WATCH: Pixar’s “Float” Connects With the Pinoy Autism Community

‘Float’, the first animated Pixar short film to feature Filipino characters, was made available for viewing on YouTube for a limited time. The 7-minute film walks the viewer through the journey of an amazing boy who can levitate and a father crippled by fear of what others may think of his
unique son.

The Pixar SparkShorts short has over 46 million views on YouTube since it was released last February 27. The film’s message resonated strongly with the world, most especially the Filipino autism community.

The Autism Society Philippines (ASP) and Best Buddies Philippines shared the reactions and insights of adults on the autism spectrum and parent advocates after viewing the short film in commemoration of World Autism Awareness Day on 2 April 2021. By listening to the perspectives of those whose lives have been touched by autism, the advocacy groups hope to spur conversations on genuine inclusion within the Filipino family and in Philippine society.

Filipino-American director Bobby Rubio shared his personal message of hope for the Pinoy autism community, “The short was based on my own personal story with my son Alex who is on the autism spectrum, and I was hoping that the story would reach out to families just like mine.”

The film’s message of acceptance in the face of diversity evokes a deep emotional connection with many in the autism community. Andrea Santiago, a single mom to a child on the spectrum from Marikina, advised: ‘What matters most is we keep coming back, full circle, to true unconditional love for our loved one who may be deemed different but will always be our source of joy.”

“It showed us that we are not all the same,” shared Ian Borleo, a young man on the spectrum, “but that doesn’t mean that those who seem different don’t belong.”

A special needs mom and public servant from Davao, Momay Donaire expressed: “It is a good reminder na kahit ano mang kundisyon meron ang aming mga anak, hindi natin sila kailangan baguhin bagkus mas kailangan nila ang ating pag-aaruga, pag-suporta at pagmamahal.” [Rough translation: It is a good reminder that no matter what condition our child has, we don’t need to change them as they need our support and love more.]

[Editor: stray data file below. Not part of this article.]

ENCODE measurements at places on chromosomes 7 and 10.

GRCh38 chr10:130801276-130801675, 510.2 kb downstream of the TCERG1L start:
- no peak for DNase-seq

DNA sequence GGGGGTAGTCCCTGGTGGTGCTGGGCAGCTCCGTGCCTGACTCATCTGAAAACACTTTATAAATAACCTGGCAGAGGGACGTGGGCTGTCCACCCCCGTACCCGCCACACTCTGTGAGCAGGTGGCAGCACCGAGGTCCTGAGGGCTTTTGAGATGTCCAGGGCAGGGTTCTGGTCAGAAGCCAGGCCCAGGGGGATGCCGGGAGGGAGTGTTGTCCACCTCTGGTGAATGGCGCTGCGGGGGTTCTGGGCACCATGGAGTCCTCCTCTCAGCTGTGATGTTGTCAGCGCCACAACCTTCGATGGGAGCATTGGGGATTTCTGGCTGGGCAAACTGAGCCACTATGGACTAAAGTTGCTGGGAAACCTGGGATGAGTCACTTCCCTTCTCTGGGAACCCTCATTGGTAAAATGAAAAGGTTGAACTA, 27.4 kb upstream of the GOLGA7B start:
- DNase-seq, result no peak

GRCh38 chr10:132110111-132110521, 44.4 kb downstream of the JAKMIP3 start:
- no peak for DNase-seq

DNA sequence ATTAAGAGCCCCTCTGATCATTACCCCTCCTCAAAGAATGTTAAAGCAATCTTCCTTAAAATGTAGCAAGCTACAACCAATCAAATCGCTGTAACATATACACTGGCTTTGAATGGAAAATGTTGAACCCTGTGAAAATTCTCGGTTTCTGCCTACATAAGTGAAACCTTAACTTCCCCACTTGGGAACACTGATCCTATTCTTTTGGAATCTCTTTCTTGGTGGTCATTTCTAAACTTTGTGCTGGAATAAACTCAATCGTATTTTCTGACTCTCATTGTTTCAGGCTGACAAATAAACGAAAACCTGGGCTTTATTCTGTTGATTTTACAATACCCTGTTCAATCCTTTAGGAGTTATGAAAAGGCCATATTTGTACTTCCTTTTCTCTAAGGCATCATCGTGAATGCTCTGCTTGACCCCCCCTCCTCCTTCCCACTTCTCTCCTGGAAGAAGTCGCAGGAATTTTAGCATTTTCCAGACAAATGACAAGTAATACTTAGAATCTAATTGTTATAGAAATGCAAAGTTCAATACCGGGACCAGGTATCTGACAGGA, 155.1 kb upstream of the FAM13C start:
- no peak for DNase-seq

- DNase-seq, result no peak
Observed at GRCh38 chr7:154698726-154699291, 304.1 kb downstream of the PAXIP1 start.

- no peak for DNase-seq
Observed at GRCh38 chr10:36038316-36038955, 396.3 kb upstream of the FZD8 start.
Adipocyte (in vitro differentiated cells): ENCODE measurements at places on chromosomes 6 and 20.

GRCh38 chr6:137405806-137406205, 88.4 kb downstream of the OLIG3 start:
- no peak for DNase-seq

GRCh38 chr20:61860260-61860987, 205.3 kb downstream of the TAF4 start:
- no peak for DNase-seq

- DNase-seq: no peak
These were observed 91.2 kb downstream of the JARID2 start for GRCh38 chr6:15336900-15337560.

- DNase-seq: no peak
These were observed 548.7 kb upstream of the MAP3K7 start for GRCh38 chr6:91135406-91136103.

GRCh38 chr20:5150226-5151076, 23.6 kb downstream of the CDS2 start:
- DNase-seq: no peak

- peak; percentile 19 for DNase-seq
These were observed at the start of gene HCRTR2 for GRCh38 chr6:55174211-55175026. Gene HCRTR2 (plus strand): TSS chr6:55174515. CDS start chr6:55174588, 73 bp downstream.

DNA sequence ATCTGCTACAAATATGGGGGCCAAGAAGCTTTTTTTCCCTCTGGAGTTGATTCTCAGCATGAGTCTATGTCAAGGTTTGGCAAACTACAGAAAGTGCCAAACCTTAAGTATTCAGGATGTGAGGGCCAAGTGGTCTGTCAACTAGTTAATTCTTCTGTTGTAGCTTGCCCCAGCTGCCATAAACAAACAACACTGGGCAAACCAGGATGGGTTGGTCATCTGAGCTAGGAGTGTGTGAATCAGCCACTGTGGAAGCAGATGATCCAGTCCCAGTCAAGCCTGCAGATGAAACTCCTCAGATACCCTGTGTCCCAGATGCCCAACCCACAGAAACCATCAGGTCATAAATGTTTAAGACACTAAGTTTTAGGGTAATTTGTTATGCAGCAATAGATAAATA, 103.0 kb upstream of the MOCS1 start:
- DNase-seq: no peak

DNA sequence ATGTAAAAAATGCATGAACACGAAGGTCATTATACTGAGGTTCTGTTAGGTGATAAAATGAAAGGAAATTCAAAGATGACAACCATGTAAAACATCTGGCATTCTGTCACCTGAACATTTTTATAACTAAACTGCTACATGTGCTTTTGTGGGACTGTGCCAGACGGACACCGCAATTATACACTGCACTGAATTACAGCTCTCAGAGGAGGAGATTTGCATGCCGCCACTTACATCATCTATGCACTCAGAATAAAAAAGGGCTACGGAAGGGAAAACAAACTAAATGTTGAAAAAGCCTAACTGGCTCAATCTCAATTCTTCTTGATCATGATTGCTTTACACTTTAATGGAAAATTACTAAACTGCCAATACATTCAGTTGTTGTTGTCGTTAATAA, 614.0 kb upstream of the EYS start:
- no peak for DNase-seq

Carl Veluz, who is also on the spectrum and one of the leaders of the ASP Self-Advocates Circle affirmed, “Acceptance is the key to a happy life for persons of the autism spectrum and those who love us.”

Olive Medina, whose child Lorenzo is the inspiration behind Lorenzo’s Sanctuary in Laguna professed her belief: “Love and acceptance start at home.”

The reaction video features disability advocates from all over the country — adults on the autism spectrum Kyle Ebora, Randy Motoomull, Brian Pabustan, Matt Somera, Kiel Lagmay, Alan Ng, Vico Cham, Carl Veluz; and parents of children of the autism spectrum, Leah Cendana, Julia Moll, Andrea Santiago, Cyril Borja, Bernadette Tabares, Ai-Ai Abello, Momay Donaire, Olive Medina, Babylin Borja, Caren Tiangco, and Mona Magno-Veluz.

About the author: Mona Magno-Veluz serves as the national president of the Autism Society Philippines. She is a mom to three kids with her eldest Carl on the autism spectrum. Her passion propels her to write and talk publicly about disability inclusion and PWD empowerment.
Find her on Instagram and Twitter @mightymagulang

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